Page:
A boil, also called acute folliculitis, is a skin infection located at the base of a follicle. It is caused by bacteria of the staphylococcus aureus family. It is the inflammation of the follicle following a bacterial infection that produces a lesion that lasts a few days and ultimately produces an accumulation of pus. A boil can be very painful. It is usually located on an area where there is much friction, such as:
- the buttocks;
- the shoulders;
- the back;
- the underarms;
- the face;
- the pubis;
- the thighs.
Many boils that are located close together are called carbuncles.
The repeated appearance of boils can point to an immunodeficiency or to diabetes, and is called furunculosis.
A boil has the appearance of a yellow pimple with a red and inflamed outline. In general, the area is painful and can feel hot to the touch. It presents itself as a lump around a hair, with hardening at the base and with a gradually elimination the follicle, leaving behind a small red hole.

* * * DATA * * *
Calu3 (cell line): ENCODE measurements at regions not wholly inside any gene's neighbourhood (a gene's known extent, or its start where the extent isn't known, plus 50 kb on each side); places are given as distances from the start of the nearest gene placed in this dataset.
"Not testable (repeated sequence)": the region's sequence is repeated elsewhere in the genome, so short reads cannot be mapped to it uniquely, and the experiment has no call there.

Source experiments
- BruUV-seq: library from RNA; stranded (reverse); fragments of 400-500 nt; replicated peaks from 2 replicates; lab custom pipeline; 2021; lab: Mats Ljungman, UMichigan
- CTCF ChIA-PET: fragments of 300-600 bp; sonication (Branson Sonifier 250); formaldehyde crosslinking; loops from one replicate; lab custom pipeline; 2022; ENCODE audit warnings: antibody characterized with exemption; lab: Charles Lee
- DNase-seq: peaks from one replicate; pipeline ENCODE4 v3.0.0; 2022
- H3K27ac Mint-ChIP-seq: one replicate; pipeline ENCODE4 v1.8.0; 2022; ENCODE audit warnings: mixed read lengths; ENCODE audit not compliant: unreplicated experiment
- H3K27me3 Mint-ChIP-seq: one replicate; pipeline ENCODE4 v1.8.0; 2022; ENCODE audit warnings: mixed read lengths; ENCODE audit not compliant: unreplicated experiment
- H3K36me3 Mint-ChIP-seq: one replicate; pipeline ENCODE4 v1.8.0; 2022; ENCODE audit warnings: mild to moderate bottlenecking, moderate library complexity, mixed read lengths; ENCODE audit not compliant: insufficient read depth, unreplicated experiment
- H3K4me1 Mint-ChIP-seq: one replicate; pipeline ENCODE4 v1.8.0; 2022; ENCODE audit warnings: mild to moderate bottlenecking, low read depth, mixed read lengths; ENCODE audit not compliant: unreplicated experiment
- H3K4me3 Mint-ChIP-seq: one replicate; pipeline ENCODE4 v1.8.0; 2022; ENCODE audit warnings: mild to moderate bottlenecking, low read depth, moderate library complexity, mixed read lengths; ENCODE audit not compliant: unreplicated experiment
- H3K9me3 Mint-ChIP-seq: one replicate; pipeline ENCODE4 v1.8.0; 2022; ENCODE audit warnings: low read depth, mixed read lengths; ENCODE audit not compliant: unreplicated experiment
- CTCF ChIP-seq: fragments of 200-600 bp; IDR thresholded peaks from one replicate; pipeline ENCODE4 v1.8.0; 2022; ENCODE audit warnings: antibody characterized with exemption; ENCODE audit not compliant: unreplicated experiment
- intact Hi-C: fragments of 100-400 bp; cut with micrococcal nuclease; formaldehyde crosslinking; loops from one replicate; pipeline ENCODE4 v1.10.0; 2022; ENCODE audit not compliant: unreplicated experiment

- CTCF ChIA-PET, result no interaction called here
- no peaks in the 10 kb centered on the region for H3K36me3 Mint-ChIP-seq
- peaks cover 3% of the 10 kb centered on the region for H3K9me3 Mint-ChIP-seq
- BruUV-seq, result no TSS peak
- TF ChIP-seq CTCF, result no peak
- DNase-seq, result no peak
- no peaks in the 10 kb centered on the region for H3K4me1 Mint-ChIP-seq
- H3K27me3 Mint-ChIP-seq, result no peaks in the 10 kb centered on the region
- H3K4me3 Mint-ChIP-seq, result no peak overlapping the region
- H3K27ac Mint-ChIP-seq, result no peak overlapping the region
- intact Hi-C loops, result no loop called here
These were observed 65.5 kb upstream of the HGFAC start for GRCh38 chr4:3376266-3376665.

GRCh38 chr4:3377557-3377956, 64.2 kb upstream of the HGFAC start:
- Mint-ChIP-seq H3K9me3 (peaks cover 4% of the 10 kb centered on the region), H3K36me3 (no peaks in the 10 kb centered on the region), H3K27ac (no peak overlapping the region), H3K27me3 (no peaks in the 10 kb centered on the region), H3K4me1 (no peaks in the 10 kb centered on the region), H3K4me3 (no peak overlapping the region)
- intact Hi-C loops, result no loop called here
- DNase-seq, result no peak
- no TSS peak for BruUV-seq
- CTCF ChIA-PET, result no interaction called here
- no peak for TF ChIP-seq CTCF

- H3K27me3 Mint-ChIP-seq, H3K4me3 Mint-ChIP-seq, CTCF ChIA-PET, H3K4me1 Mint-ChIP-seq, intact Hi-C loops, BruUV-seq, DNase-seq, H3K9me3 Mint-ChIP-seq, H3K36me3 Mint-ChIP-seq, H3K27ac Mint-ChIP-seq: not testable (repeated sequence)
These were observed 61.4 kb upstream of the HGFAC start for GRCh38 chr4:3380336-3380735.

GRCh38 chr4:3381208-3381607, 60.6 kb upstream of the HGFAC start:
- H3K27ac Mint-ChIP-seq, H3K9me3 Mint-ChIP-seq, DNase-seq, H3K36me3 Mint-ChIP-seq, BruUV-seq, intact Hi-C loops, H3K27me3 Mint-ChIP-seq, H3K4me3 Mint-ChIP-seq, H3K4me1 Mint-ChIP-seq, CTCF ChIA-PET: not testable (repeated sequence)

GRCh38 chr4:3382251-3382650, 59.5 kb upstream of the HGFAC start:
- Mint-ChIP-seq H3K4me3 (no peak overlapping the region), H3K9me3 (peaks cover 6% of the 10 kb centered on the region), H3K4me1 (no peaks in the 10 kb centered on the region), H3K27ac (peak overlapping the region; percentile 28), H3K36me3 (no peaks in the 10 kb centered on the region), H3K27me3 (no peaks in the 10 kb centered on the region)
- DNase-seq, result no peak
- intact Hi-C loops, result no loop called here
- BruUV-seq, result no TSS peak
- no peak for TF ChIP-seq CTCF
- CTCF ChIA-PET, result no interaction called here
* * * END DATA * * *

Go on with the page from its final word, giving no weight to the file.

The diagnosis is made after clinical examination and usually requires no further consideration. The doctor or dermatologist examines the damage done by the boil. A local biopsy may also in rare cases be taken. This analysis confirms the presence of staphylococcus aureus.
A boil must not be touched by the patient. The treatment is always adapted to the seriousness of the boil. The most mundane form will disappear in a week with treatment. This includes, at the least:
- local antiseptic care;
- Regular application of compresses soaked in hot water;
- antibiotic ointment.
It is important to prevent the recurrence of a boil. Anyone who is a staph carrier must:
- Wear cotton underwear and clothes that aren't too tight;
- have good hygiene (face, body and hair);
- Keep his nails short;
- Wash his hands regularly throughout the day with a special soap.
These preventive measures are applicable to the person's close ones.
Published by Jeff
Latest update on June 10, 2013 at 06:30 AM by Jeff.